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In his American Conservatism in the Age of Enterprise, 1865–1910, Robert G. McCloskey contends that society’s acceptance of the doctrines of Social Dar-winism and laissez- faire economics ultimately and inevitably turned the demo-cratic faith upside down. That is, property rights supplanted human rights as the primary tenet of democracy; in the process capitalism and democracy became ...
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The tenant farmer discontent and socialist protest that developed in Texas during the 1910s grew out of the terrible depression of the early 1890s, which caused thousands of small farm owners throughout the South to lose their land and fall into tenant farming. At fi rst, academic experts thought this situation to be temporary. They developed a useful theory of social mobility, in which ...
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By World War I, labor unions were beginning to make signifi cant progress in the South, an area experiencing dramatic developments in manufacturing. Al-though most Americans balked at mass unionism until the 1930s, skilled craft s-men in the South, like their counterparts in the rest of the nation, frequently attained middle- class status during the initial decades of the new century and ...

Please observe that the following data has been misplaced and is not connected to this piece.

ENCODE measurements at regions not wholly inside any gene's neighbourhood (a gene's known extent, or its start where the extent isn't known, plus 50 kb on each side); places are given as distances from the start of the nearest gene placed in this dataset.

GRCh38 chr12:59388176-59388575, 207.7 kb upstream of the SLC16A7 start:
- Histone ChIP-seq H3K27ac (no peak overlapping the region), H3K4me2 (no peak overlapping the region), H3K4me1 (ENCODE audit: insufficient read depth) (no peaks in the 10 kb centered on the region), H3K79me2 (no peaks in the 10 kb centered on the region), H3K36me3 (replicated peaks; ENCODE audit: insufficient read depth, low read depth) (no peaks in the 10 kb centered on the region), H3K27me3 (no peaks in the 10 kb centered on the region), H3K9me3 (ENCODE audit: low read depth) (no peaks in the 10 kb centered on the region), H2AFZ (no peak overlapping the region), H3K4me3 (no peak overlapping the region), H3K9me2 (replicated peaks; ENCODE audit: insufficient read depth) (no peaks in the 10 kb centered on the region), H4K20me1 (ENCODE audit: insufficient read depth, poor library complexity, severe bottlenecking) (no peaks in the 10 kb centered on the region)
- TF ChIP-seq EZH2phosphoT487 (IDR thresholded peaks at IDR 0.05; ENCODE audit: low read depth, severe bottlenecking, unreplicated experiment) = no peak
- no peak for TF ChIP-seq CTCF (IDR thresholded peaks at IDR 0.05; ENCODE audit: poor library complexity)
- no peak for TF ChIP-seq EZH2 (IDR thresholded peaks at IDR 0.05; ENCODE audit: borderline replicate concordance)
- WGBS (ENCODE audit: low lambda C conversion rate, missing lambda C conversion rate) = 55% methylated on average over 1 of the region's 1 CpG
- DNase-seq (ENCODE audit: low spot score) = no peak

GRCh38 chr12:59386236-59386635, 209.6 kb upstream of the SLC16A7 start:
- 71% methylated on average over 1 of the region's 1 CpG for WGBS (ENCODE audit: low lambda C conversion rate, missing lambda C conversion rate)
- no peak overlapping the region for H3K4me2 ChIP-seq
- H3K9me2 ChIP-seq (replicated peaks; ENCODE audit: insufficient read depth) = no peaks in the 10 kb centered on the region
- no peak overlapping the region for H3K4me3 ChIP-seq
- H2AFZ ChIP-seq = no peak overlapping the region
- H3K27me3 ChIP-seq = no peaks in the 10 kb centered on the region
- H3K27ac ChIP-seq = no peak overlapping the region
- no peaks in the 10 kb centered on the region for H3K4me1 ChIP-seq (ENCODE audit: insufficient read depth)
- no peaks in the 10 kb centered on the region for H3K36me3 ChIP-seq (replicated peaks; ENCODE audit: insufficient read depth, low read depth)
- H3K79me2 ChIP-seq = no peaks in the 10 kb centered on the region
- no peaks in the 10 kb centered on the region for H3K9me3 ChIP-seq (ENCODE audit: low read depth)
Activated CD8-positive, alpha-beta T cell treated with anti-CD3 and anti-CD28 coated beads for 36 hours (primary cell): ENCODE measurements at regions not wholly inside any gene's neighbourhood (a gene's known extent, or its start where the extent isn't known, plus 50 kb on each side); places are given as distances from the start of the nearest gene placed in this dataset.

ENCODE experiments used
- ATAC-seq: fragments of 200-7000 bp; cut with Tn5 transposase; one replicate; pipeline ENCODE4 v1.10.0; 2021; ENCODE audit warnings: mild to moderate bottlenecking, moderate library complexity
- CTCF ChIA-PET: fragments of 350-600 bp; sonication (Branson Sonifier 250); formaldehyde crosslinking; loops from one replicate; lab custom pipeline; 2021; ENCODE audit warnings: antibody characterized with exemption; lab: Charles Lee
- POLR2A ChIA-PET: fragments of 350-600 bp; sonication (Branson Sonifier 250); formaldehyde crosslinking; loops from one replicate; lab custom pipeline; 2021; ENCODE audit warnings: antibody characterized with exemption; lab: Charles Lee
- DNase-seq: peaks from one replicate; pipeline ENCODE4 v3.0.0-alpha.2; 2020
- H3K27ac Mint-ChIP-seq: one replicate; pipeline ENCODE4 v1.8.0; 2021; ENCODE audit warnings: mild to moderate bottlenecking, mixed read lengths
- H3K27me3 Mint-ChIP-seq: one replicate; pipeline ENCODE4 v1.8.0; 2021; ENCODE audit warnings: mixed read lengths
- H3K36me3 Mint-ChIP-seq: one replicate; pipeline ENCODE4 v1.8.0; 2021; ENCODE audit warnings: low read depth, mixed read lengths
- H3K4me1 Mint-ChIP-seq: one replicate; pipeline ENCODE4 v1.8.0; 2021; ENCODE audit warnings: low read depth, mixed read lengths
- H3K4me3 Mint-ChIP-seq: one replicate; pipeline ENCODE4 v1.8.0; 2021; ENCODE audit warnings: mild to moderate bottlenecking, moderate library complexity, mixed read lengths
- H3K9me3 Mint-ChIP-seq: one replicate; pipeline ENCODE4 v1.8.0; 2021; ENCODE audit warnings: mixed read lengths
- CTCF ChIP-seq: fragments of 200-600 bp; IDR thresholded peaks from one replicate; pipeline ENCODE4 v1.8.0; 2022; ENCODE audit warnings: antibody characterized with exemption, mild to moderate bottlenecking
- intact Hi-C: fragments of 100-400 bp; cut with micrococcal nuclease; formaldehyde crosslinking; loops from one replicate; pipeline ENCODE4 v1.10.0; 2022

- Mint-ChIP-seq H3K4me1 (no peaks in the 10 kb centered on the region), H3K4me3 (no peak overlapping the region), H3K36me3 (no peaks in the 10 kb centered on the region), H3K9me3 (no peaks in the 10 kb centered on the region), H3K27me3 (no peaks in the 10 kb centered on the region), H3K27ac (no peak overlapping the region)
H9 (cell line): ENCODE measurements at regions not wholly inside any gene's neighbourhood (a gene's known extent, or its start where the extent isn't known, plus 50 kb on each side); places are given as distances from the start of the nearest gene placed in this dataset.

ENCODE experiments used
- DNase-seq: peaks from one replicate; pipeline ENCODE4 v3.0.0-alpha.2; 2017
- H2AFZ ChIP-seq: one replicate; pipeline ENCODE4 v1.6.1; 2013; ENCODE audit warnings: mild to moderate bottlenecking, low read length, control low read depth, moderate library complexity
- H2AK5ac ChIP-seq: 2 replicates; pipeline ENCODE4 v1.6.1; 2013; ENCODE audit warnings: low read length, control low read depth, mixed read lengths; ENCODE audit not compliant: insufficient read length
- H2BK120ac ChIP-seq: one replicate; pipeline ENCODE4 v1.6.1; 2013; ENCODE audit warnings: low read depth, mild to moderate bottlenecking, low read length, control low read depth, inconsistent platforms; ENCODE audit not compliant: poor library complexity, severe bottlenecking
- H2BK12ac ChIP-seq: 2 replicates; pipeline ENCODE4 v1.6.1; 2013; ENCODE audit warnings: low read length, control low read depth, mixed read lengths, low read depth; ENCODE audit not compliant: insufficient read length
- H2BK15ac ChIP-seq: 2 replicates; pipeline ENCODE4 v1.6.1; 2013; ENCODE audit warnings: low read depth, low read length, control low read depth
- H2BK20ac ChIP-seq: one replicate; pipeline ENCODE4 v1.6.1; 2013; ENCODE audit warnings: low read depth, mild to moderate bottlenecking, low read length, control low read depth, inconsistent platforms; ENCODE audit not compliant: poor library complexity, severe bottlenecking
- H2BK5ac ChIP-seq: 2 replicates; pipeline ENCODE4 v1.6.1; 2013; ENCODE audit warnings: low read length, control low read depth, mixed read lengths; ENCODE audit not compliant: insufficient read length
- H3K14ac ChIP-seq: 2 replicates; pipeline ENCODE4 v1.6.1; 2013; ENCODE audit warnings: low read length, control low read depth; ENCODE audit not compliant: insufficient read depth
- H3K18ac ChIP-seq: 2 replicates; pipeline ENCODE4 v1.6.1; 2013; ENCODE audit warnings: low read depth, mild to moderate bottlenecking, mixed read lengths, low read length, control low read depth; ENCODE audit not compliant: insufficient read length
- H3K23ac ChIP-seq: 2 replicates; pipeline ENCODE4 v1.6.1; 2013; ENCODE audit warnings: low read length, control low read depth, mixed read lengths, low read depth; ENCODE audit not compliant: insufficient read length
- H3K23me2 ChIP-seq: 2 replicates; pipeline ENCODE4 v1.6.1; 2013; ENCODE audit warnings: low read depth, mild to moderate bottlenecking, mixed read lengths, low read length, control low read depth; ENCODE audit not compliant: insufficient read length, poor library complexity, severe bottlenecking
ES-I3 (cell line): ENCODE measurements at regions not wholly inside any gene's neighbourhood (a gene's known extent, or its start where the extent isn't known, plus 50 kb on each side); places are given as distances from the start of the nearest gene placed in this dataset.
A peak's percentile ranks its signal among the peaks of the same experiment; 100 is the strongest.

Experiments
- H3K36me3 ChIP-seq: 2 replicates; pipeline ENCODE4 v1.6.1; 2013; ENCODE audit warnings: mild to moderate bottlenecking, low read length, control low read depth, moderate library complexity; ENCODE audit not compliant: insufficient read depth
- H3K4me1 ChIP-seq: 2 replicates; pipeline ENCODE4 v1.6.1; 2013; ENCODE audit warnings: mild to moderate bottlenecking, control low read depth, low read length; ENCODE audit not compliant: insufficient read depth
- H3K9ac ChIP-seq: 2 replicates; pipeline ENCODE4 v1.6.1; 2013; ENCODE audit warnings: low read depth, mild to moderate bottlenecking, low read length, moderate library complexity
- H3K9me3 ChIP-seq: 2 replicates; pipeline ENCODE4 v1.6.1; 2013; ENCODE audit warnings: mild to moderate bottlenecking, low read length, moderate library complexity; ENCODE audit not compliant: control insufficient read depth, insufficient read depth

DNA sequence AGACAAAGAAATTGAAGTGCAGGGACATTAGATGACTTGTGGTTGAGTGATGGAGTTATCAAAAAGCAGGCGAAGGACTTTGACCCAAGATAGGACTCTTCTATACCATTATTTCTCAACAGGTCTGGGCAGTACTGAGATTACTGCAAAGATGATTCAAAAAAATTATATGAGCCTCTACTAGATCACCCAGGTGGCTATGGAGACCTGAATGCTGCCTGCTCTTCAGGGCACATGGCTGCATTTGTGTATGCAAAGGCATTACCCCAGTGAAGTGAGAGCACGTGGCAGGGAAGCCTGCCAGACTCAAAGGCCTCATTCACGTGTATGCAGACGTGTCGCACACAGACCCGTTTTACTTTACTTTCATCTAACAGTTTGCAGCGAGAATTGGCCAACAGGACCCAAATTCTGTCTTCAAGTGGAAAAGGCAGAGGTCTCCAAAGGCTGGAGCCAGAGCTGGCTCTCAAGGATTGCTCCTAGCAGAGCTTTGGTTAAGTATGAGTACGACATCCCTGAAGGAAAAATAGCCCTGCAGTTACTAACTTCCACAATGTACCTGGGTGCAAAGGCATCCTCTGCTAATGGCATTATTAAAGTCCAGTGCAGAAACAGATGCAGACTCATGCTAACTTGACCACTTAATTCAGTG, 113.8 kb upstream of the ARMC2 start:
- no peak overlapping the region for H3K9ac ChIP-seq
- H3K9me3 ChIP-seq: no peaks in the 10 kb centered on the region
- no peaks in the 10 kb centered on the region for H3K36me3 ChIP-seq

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On June 25, 1920, an anonymous writer submitted this poem to the Union Re-To mobilize the National Guard / That was his stern command. Ho!But what of those, the rank and fi le / Those Texas’ mothers’ sons“Oh, Liberty! Oh, Liberty!” / Once cried a famous dame; “Alas! Alas!’Tis thus may cry Galveston / As to tyranny she bends her knee...
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In the 1930s Mexican Americans fought their fi rst major battles for worker rights and racial equality when they joined the revitalized labor movement.1 In many instances of labor upheaval on farms, at mine sites, and in factories in the United States, Spanish- speaking workers took the lead. They created sepa-rate labor unions that were rooted in the tradition of mutual aid societies and ...